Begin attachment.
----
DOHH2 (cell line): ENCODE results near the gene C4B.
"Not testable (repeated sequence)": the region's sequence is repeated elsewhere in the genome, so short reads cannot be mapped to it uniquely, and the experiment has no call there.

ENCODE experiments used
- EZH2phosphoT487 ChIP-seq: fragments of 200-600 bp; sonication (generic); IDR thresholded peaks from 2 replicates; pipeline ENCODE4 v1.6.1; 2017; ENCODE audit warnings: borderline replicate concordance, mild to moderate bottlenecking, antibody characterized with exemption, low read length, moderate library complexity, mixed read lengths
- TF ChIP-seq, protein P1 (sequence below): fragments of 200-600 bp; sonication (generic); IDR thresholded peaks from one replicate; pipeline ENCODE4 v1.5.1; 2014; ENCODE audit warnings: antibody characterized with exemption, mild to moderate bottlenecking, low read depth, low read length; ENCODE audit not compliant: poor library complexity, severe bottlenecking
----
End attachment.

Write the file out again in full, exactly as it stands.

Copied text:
DOHH2 (cell line): ENCODE results near the gene C4B.
"Not testable (repeated sequence)": the region's sequence is repeated elsewhere in the genome, so short reads cannot be mapped to it uniquely, and the experiment has no call there.

ENCODE experiments used
- EZH2phosphoT487 ChIP-seq: fragments of 200-600 bp; sonication (generic); IDR thresholded peaks from 2 replicates; pipeline ENCODE4 v1.6.1; 2017; ENCODE audit warnings: borderline replicate concordance, mild to moderate bottlenecking, antibody characterized with exemption, low read length, moderate library complexity, mixed read lengths
- TF ChIP-seq, protein P1 (sequence below): fragments of 200-600 bp; sonication (generic); IDR thresholded peaks from one replicate; pipeline ENCODE4 v1.5.1; 2014; ENCODE audit warnings: antibody characterized with exemption, mild to moderate bottlenecking, low read depth, low read length; ENCODE audit not compliant: poor library complexity, severe bottlenecking